In winter, plant growth slows as low light levels and cold temperatures enclose them. Many lose their leaves or die back to survive the harsh conditions and at this time, inevitably, the mind of many a gardener turns to spring.
Not being so different ourselves, we’ve been planting many of the bulbs that will provide much of the early floral interest in the garden – both from our point of view, and that of any avant-garde insects. Perhaps we’ve left this latest round of our bulb planting a little later than we would have liked, but we’re confident that with the continued mild weather they’ll have a chance to start putting some roots down before winter proper.
Spring bulbs are fantastic in areas of garden that include herbaceous or deciduous plants: the bulbs will have flowered and done much of their work before the rest of the planting springs to life and shade them out. The classic example of this is the bluebell which Shirley discussed here
We’ve also been thinking about spring in another way and have cleared and rabbit-fenced a small area to allow us to grow-on plants for the garden, from seeds or cuttings. By growing plants ourselves we’ll be able to reduce expenditure, ‘plant miles’, and ensure that peat isn’t used in the production. We’ll also be able to grow some harder-to-find or local-provenance plants which may be readily available as seed only. And it’s great fun nurturing something beautiful from almost nothing.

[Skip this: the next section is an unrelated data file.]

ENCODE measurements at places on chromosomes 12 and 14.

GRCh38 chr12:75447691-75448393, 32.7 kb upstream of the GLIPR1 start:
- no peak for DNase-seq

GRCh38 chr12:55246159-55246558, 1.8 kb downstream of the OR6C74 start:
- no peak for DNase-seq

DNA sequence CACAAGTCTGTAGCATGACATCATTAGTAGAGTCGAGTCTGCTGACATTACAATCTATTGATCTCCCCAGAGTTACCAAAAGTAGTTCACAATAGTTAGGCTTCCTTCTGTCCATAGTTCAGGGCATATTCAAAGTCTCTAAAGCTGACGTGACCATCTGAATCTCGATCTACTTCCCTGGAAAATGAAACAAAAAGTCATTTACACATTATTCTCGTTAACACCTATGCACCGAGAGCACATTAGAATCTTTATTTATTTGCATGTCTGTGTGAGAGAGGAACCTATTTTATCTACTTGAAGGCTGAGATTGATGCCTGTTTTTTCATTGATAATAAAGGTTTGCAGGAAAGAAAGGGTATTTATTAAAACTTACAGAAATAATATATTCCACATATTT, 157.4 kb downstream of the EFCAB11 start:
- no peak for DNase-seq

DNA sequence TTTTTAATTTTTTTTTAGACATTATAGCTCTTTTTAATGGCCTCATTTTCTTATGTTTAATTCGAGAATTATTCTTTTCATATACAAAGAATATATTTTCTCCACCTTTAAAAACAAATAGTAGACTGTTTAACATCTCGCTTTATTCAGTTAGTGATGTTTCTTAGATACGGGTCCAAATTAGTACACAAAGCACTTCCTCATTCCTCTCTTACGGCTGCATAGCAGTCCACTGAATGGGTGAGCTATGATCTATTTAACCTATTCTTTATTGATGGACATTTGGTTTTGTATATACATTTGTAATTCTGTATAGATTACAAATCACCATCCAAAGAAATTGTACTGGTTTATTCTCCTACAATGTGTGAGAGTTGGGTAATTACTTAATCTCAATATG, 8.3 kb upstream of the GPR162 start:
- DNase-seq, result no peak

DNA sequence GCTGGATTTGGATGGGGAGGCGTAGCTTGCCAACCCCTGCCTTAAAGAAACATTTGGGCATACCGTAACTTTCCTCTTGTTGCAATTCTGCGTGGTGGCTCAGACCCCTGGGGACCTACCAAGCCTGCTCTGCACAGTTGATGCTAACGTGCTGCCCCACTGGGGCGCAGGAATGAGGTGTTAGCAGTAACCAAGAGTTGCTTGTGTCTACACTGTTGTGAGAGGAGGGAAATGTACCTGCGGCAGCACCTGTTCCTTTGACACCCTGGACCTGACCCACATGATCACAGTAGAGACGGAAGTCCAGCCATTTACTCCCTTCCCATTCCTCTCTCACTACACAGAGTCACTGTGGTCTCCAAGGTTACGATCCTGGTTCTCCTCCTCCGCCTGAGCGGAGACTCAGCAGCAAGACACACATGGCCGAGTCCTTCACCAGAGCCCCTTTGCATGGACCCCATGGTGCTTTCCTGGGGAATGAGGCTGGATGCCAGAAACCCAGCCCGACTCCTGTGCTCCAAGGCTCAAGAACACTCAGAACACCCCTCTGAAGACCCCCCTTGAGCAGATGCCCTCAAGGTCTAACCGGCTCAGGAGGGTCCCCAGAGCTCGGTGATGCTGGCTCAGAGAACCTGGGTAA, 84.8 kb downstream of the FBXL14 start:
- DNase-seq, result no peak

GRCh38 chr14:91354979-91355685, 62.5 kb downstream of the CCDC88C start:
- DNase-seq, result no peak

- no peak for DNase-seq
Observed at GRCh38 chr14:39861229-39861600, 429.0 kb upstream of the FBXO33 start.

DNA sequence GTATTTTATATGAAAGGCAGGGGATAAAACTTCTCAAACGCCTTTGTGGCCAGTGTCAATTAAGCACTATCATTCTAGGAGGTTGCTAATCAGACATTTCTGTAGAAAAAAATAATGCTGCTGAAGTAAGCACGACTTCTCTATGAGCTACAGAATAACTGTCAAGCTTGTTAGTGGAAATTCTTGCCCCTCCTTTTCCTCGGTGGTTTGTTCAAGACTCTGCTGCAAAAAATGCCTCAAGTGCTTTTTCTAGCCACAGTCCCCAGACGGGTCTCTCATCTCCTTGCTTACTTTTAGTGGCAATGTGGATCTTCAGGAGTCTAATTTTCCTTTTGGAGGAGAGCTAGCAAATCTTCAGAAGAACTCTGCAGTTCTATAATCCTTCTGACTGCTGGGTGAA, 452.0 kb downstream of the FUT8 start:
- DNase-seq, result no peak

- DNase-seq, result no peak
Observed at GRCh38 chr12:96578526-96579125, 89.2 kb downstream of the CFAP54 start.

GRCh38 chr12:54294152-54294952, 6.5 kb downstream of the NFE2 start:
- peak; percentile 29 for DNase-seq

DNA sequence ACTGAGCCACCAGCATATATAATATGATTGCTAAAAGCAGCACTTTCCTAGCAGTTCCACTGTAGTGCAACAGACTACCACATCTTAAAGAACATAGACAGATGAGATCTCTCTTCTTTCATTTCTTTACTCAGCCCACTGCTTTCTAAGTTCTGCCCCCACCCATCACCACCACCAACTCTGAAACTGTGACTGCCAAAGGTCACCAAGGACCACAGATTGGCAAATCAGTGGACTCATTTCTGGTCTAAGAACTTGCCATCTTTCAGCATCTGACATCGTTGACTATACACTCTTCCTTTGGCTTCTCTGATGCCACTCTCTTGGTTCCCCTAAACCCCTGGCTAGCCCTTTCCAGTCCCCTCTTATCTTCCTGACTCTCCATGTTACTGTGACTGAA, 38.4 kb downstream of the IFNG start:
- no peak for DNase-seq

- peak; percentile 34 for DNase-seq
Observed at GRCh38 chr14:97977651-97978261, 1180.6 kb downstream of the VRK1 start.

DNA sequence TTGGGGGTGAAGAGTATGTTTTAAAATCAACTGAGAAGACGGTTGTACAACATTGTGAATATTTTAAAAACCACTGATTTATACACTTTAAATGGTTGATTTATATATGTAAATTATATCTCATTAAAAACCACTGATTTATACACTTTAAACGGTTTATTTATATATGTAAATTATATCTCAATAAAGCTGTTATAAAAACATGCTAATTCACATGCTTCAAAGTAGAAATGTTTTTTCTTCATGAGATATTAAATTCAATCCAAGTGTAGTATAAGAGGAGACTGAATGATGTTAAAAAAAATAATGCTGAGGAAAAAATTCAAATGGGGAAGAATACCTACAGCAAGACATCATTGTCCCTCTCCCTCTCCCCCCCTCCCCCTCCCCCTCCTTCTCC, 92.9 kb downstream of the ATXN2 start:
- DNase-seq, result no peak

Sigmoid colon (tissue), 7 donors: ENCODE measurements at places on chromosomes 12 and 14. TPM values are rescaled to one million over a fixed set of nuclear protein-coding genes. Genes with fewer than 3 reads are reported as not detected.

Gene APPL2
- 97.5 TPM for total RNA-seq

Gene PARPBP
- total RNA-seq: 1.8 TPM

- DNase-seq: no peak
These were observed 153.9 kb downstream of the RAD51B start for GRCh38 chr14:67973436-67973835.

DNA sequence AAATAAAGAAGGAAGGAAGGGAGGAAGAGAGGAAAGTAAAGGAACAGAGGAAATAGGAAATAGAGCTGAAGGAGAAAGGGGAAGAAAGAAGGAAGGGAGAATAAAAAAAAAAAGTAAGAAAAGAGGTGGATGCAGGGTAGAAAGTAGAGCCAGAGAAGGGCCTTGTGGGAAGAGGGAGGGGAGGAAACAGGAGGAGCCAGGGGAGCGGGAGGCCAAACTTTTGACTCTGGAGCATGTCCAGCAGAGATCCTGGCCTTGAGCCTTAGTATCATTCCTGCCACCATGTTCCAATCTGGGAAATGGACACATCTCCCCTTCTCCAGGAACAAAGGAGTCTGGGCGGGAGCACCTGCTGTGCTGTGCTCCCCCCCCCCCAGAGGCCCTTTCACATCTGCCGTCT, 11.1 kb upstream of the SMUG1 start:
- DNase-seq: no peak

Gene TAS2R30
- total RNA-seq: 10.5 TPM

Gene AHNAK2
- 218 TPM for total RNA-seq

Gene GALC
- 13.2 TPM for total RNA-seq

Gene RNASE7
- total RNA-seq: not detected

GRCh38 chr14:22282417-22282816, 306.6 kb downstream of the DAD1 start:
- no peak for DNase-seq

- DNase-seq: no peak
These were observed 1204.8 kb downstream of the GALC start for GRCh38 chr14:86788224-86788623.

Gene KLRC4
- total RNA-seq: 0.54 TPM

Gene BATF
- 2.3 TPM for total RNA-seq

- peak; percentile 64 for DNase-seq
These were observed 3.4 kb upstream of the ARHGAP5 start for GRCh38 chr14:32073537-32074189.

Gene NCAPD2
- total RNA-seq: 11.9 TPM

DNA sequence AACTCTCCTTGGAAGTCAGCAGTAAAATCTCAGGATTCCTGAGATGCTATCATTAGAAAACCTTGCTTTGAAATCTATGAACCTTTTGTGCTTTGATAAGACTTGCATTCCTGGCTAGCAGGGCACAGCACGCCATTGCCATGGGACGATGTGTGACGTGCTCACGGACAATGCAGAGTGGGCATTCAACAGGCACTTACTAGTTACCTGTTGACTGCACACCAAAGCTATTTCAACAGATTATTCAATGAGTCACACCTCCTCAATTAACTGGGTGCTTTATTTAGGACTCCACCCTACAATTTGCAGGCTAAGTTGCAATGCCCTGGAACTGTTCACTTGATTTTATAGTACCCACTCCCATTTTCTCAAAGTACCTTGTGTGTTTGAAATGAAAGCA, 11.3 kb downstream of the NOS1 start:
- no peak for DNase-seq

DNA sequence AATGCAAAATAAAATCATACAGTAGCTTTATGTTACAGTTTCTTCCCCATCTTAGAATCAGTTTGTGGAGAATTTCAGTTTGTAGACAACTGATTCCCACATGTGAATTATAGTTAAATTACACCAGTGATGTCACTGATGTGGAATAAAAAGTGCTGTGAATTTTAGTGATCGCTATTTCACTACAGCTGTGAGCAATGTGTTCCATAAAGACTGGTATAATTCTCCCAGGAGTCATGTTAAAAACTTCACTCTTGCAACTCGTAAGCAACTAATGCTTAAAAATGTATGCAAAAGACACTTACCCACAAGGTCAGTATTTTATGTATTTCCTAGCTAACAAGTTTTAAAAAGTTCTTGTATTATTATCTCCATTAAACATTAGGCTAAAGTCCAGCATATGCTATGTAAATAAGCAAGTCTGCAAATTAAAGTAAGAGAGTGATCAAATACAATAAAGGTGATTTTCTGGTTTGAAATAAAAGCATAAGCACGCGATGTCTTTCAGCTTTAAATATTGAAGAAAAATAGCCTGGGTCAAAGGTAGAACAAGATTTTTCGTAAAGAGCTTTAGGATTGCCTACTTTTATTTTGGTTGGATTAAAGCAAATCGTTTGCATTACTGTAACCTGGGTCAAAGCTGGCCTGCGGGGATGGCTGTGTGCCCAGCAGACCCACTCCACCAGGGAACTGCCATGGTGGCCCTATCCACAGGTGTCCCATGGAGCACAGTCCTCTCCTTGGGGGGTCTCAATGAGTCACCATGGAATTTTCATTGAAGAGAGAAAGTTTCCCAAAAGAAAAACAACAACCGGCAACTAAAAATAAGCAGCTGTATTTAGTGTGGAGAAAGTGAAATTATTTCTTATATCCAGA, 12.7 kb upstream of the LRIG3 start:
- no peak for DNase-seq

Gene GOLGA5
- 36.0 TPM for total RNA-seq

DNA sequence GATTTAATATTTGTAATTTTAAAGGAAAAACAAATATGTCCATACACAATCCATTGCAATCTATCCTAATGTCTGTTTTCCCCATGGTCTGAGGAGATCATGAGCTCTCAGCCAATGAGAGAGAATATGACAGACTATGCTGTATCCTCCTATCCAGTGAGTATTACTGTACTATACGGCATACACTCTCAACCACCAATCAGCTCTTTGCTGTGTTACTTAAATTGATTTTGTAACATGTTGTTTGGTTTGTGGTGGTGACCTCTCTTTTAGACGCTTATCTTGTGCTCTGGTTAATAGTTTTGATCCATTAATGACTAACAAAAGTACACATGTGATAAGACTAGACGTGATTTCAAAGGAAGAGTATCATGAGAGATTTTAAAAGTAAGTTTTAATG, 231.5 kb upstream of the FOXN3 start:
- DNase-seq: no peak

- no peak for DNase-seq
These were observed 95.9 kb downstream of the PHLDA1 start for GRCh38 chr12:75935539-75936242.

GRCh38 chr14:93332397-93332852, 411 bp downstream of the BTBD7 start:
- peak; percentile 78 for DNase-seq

However, in the mean time, we’ve taken delivery of some of the grasses which, although part of the original planting plan, had proved hard to source. There are two Calamagrostis cultivars and a Deschampsia. I rather like the little mounds that grasses like these introduce into the beds, and I’m hopeful that the dry, sheltered environment will be of use to overwintering invertebrates for years to come, not to mention the cover they provide to animals moving across the ground.
Of course, as the days shorten we’re left with the long dark evenings to contend with. If you’re not already familiar with it, I’d like to mention the BBC Radio 4 Series ‘Saving Species’. I listen to the repeat on my way back from the horticulture course I do as part of this internship (9pm, Thursday, Radio 4) but it’s first broadcast every Tursday at 11am. Or you can listen here. Last-week’s episode (#26) included an interesting piece on work to try to save the spoon-billed sandpiper, about which you can read more here. If the dark evenings get too much, the BBC have 67 past episodes archived online for your perusal!